Core Audience, Where Art Thou?

Is this the opening night crowd for "The Young Invincibles"? Could be! Will you be there?

Aaron: So, like most….well, I was going to say indies but, in truth, like most films that aren’t directed by James Cameron or starring Johnny Depp, we are in the process of securing funding. And, from what I have read, even the Oscar winning film “The Hurt Locker” had a hard time getting its initial funding. So, clearly money and quality are not always connected. (Side note: Sarah and I got to meet the director of “The Hurt Locker” at a screening in NYC a year ago and actually talked with her about this project. Very nice lady.) However, a certain amount of green is required to give any film a certain level of quality. And, those with green generally have a list of questions the filmmaker needs to answer in order to get said green. The number one question (after the question does it star Johnny or is it directed by James) is “Who is going to see your movie?” This is a truly fair and often unanswered question by filmmakers. It is as my lovely wife talked about “The Business of Art.”

Who wants to see your film? Or, in other words, who is your core audience? Who would give their green to see your movie? Well, for us it is this. Our film is a touching, sometimes funny, character driven story about vivacious young adults living with cancer. It hopes to shed some light on a growing population. A population that, although we often hear about from celebrities and too often know in our friends and families, we rarely see in our cinema. So, first off, our audience is those that want to see an honest look at a growing population. Second, our audience is those that enjoy subtle story telling with great acting performances. People that enjoy a film that gives you time to understand the depths of another human being and the world they live in. “Once,” “Rachel Getting Married” and “Things We Lost in the Fire” are high-profile types of these films and proof that this audience is widely prevalent. Heck, a look at Netflix users shows that over time movie watchers taste changes and lean more towards these smaller indie films. Some smaller films in this vein like “Medicine for Melancholy,” “Ballast” and “Quality of Life” show that even without studio backing these films can find their audience. In its most crude and simplistic form, this audience is generally people in their 20’s & 30’s with a college education living in urban areas or people in their 50’s & 60’s with the time and palate for such films.

So that, in short, is the answer for us of “Who wants to see  The Young Invincibles?”  If this sounds like you or you would be interested in seeing our film made, please subscribe to this blog. Seriously, that little action will help greatly. It helps us have a more concrete demonstration of who the audience will be for the film. And, it helps the money men feel better about the green they will put into it.


Time For Some Techno Babble

Aaron: I am not sure if everyone knows this but apparently you need a camera (or two) to make a movie.  So, I have begun the process of figuring out the best one for The Young Invincibles. In the grand old days, film was shot on well … film. Then, the revolution came along that it was televised in digital! Digital film gave to the masses the ability to make an indie film cost effectively (i.e. cheaply). So, for us, digital is the way to go.  Psstt….don’t tell old school Hollywood but many big budget films are going digital. VIVA LE REVOLUTION!!!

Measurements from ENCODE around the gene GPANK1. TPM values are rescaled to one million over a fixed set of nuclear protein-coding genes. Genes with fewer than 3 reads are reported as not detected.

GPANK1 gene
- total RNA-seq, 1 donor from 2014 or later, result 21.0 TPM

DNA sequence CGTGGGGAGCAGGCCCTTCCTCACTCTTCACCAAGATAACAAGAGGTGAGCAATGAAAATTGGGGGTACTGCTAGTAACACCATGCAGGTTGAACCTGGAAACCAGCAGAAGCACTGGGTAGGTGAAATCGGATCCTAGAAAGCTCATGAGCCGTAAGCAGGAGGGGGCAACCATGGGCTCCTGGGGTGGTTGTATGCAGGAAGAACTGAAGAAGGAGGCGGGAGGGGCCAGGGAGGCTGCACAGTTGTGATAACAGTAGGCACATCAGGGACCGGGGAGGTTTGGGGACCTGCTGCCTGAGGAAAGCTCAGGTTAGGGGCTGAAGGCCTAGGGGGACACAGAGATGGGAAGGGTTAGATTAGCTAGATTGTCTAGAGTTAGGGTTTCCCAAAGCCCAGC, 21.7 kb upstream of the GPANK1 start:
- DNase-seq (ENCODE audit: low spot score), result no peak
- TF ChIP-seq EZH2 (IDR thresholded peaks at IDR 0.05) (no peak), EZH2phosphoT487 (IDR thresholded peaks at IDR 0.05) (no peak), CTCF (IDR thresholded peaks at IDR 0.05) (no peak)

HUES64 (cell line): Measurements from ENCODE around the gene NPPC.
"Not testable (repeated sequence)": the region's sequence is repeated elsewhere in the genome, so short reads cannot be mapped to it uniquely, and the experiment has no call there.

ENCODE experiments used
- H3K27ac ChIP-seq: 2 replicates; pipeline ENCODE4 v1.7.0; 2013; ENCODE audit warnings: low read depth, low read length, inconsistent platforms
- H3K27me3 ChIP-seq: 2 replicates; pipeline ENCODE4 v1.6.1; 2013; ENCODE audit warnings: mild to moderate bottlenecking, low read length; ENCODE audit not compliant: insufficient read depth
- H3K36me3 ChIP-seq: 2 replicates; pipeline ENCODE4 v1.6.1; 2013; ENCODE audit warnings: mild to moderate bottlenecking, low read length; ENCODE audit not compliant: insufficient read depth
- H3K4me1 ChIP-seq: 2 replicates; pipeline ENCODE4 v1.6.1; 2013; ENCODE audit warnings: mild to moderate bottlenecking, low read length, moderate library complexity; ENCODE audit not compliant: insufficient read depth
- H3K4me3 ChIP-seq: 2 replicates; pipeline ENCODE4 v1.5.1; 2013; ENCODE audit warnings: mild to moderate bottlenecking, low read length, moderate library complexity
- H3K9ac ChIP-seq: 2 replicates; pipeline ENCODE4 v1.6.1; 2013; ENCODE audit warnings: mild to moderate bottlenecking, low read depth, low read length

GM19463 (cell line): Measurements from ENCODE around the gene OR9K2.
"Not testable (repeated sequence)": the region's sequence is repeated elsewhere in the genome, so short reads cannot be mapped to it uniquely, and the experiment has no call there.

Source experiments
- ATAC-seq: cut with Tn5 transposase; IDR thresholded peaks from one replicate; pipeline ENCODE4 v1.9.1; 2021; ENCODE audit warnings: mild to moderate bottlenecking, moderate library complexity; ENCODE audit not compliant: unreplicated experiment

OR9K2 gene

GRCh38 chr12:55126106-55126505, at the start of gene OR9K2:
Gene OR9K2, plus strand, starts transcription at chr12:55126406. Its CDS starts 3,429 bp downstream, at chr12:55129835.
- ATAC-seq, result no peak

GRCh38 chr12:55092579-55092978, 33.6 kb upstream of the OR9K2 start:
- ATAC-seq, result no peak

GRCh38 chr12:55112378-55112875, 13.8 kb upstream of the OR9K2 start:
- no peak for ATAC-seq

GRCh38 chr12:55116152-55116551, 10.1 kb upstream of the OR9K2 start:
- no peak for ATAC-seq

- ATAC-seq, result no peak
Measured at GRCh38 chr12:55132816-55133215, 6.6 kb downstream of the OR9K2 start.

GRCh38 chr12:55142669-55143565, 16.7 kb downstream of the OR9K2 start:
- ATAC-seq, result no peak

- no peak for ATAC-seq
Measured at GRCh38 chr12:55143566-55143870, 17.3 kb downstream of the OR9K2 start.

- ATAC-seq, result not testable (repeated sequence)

So, the digital camera that has my crank turning right now are these new DLSR cameras. Specifically, the Cannon  EOS-1D Mark IV which just came out in Oct of ’09. It look like this.  Yes, it looks like a traditional photo camera.  And that’s because it is.  However, it also just happens to have video capacity which looks like this (seriously look at that link).  The picture quality is just insane.  It blows away everything else I have seen in digital.  Hell, Robert Rodriguez (the guy behind “Desperado” & “Spy Kids”)  just shot a music video with a DLSR camera.  So they are pretty sick.

So, here is the techno number side of these cameras.  It shoots in 1080 HD.  Also, it shoots in 24p (technically 23.976), unlike earlier models, which mean it can mirror the 24 frames per second of film. VERY SEXY INDEED.  Then, there is the other cool thing. It sees in low light spaces better than the naked human eye (I told you to watch that video link. It was all shot at night with available light!). That will do! That will do indeed. So, technically, shooting with this camera is more like shooting with old film cameras.  It has  a large single sensor (traditional digital cameras have 3 smaller censors, film camera have one big one), you have to record your sound separately (welcome back clap boards), and you get to shoot with a shallow depth of field (trust me this is a very good thing).   The shape is kind of weird for making a movie but you can add stuff like this to make it more movie making friendly.  Kinda cool.

Alright, that’s enough geeking out for now but trust me there will be more.  However, if you got questions, comments, or ideas about cameras please leave a comment or send me an email and I will get back to you.  And, don’t forget to subscribe so you can follow The Young Invincibles journey from this website to a theater near you.